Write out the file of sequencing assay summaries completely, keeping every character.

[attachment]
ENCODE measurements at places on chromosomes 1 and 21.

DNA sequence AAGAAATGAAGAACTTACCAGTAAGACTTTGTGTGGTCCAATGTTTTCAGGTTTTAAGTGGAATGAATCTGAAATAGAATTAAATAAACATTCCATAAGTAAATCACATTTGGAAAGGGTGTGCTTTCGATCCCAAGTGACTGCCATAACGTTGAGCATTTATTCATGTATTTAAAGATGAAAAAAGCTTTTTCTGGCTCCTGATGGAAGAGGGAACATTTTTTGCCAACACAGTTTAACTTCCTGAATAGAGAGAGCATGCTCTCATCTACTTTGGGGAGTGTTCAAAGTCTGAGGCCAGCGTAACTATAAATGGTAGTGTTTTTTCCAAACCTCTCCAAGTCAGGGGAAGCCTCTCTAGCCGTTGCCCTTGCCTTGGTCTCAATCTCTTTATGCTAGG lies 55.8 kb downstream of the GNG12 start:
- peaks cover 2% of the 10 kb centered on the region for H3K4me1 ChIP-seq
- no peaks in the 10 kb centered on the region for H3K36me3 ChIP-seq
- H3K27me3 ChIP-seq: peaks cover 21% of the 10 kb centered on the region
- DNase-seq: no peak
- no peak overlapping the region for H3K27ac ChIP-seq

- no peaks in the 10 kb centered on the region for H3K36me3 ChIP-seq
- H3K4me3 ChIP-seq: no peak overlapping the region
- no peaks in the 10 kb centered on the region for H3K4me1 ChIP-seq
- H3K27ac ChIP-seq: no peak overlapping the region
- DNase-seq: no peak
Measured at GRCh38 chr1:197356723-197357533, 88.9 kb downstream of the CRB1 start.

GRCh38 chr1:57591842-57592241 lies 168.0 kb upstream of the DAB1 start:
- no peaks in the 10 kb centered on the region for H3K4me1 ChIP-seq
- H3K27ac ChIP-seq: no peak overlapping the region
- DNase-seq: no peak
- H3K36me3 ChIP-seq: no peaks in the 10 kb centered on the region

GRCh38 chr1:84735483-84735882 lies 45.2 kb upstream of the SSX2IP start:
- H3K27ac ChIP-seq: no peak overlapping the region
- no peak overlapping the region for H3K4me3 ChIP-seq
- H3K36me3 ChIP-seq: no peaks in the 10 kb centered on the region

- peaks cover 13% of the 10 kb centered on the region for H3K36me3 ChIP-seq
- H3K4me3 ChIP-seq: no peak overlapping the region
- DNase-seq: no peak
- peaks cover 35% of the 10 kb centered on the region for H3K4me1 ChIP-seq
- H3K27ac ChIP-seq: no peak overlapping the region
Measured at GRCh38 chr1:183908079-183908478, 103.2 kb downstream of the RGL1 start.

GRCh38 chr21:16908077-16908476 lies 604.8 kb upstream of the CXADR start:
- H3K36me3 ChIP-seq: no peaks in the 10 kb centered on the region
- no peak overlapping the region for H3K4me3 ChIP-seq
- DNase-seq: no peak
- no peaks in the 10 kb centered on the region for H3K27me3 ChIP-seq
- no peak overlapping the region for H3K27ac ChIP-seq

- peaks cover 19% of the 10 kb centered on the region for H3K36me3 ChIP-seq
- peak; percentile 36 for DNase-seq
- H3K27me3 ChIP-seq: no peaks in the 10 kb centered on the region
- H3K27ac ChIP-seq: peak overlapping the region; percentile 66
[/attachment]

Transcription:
ENCODE measurements at places on chromosomes 1 and 21.

DNA sequence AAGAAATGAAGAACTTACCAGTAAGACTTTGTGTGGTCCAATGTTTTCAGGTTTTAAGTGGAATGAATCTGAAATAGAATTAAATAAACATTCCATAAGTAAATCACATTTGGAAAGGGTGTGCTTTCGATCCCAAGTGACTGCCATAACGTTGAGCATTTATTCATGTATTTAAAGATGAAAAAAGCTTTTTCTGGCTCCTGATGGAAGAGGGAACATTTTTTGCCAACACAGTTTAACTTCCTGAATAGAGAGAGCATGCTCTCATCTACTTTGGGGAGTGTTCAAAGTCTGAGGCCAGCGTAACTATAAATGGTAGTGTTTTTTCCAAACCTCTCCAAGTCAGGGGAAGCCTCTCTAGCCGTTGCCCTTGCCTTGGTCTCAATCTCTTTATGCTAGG lies 55.8 kb downstream of the GNG12 start:
- peaks cover 2% of the 10 kb centered on the region for H3K4me1 ChIP-seq
- no peaks in the 10 kb centered on the region for H3K36me3 ChIP-seq
- H3K27me3 ChIP-seq: peaks cover 21% of the 10 kb centered on the region
- DNase-seq: no peak
- no peak overlapping the region for H3K27ac ChIP-seq

- no peaks in the 10 kb centered on the region for H3K36me3 ChIP-seq
- H3K4me3 ChIP-seq: no peak overlapping the region
- no peaks in the 10 kb centered on the region for H3K4me1 ChIP-seq
- H3K27ac ChIP-seq: no peak overlapping the region
- DNase-seq: no peak
Measured at GRCh38 chr1:197356723-197357533, 88.9 kb downstream of the CRB1 start.

GRCh38 chr1:57591842-57592241 lies 168.0 kb upstream of the DAB1 start:
- no peaks in the 10 kb centered on the region for H3K4me1 ChIP-seq
- H3K27ac ChIP-seq: no peak overlapping the region
- DNase-seq: no peak
- H3K36me3 ChIP-seq: no peaks in the 10 kb centered on the region

GRCh38 chr1:84735483-84735882 lies 45.2 kb upstream of the SSX2IP start:
- H3K27ac ChIP-seq: no peak overlapping the region
- no peak overlapping the region for H3K4me3 ChIP-seq
- H3K36me3 ChIP-seq: no peaks in the 10 kb centered on the region

- peaks cover 13% of the 10 kb centered on the region for H3K36me3 ChIP-seq
- H3K4me3 ChIP-seq: no peak overlapping the region
- DNase-seq: no peak
- peaks cover 35% of the 10 kb centered on the region for H3K4me1 ChIP-seq
- H3K27ac ChIP-seq: no peak overlapping the region
Measured at GRCh38 chr1:183908079-183908478, 103.2 kb downstream of the RGL1 start.

GRCh38 chr21:16908077-16908476 lies 604.8 kb upstream of the CXADR start:
- H3K36me3 ChIP-seq: no peaks in the 10 kb centered on the region
- no peak overlapping the region for H3K4me3 ChIP-seq
- DNase-seq: no peak
- no peaks in the 10 kb centered on the region for H3K27me3 ChIP-seq
- no peak overlapping the region for H3K27ac ChIP-seq

- peaks cover 19% of the 10 kb centered on the region for H3K36me3 ChIP-seq
- peak; percentile 36 for DNase-seq
- H3K27me3 ChIP-seq: no peaks in the 10 kb centered on the region
- H3K27ac ChIP-seq: peak overlapping the region; percentile 66